Flying Blind: The 737 Max Tragedy and the Fall of Boeing

Doubleday. Dec. 2021. 336p. ISBN 9780385546492. $30. BUS
Robison, an investigative journalist for Bloomberg, writes a gripping tale about the demise of Boeing—the economic titan that was once a symbol of American business superiority. However, after two Boeing 737 Max jets crashed in 2018 and 2019, killing more than 300 people, research into the company exposed damning truths. Interviews with current and former Boeing employees reveal that saving the company money was more important than saving lives, and that FAA crash patterns were routinely ignored. It became clear that Boeing had a strong but dysfunctional corporate culture that valued the bottom line above all else and that the company never took ownership of its mistakes. As the author tells, pilots frequently had to make life-saving decisions by consulting binders of printed information to bypass complicated, frozen flight control systems—often while their planes were nosediving at 500 miles per hour. Equally unbelievable were the legal battles family members endured against Boeing to get justice and improve air safety.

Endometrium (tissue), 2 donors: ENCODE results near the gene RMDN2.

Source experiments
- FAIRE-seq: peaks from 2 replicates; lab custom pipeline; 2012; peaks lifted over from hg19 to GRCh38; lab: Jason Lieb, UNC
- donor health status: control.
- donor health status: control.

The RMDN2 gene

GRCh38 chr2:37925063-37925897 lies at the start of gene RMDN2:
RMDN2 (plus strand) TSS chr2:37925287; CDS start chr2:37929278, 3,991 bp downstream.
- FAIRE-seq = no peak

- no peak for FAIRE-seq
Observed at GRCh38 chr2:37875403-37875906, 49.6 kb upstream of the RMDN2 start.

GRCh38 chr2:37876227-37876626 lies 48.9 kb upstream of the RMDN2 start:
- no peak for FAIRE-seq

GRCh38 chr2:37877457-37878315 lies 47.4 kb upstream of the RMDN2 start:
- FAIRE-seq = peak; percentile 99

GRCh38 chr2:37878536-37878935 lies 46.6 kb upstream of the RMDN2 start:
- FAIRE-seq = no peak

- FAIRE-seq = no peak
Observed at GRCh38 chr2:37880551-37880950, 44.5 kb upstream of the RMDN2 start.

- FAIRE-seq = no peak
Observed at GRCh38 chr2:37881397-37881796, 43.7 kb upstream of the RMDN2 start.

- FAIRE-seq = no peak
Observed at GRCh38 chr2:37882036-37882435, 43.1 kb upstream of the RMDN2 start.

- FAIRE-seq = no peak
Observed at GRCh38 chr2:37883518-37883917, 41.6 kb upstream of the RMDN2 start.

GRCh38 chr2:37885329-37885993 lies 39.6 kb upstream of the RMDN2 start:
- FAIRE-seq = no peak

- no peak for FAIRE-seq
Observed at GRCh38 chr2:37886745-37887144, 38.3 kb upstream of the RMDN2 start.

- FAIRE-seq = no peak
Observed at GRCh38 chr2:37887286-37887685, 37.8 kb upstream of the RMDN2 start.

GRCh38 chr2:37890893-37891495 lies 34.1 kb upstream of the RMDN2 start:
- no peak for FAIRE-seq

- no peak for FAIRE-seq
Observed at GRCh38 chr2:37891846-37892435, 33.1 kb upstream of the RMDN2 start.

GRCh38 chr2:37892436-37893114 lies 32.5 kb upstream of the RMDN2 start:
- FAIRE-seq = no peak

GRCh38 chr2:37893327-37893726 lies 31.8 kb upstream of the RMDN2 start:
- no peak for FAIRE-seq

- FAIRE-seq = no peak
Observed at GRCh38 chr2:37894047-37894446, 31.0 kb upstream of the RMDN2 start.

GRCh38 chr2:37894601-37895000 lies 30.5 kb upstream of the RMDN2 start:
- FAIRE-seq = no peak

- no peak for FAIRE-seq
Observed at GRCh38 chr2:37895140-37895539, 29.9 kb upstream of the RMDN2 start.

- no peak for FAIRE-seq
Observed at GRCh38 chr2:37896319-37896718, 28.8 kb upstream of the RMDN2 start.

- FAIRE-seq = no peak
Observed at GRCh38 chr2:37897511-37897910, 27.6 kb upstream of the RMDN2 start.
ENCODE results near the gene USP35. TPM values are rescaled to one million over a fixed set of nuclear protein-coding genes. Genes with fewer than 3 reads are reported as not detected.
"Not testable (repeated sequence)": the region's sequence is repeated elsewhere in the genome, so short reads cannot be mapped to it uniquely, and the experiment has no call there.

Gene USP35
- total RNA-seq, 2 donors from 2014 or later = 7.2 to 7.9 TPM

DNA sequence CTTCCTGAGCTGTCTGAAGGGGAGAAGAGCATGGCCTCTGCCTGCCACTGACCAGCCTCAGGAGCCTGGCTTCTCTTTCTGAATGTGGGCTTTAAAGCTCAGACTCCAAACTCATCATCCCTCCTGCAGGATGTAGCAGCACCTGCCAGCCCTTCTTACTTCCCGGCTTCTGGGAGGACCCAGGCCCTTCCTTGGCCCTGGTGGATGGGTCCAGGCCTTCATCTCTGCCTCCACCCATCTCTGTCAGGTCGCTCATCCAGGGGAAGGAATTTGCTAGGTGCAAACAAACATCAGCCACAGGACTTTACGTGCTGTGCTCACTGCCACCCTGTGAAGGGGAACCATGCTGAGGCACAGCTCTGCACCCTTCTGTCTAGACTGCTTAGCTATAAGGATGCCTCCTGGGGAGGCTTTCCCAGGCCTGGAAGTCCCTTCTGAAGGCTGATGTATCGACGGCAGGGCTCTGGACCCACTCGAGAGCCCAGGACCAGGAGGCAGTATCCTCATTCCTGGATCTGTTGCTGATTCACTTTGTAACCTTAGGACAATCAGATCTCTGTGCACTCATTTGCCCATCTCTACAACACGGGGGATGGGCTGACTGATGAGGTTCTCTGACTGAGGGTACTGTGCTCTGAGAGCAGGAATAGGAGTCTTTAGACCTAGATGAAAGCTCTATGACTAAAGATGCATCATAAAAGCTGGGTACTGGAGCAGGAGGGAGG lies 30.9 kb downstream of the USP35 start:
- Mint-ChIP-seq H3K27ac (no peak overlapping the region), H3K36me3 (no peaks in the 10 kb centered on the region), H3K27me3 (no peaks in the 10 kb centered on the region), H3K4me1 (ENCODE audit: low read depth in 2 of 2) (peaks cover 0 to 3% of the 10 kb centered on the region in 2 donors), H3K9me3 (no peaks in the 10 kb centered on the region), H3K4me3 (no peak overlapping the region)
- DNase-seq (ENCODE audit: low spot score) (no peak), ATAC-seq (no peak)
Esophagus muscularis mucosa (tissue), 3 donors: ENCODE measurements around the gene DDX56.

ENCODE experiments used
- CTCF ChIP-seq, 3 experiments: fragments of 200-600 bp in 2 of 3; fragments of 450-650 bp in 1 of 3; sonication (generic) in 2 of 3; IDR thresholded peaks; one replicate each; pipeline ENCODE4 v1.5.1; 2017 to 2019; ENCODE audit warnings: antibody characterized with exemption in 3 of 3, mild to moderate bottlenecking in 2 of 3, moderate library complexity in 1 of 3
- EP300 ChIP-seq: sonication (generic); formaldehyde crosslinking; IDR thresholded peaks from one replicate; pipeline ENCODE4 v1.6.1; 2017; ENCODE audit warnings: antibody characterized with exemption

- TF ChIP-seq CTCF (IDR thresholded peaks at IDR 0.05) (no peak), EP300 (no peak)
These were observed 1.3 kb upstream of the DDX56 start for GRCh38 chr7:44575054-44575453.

VERDICT Robison’s fast-paced account serves as an excellent case study of business mismanagement. It should be read by air travel consumers and professionals alike and will have broad appeal as a story about the rise and fall of a historic business.
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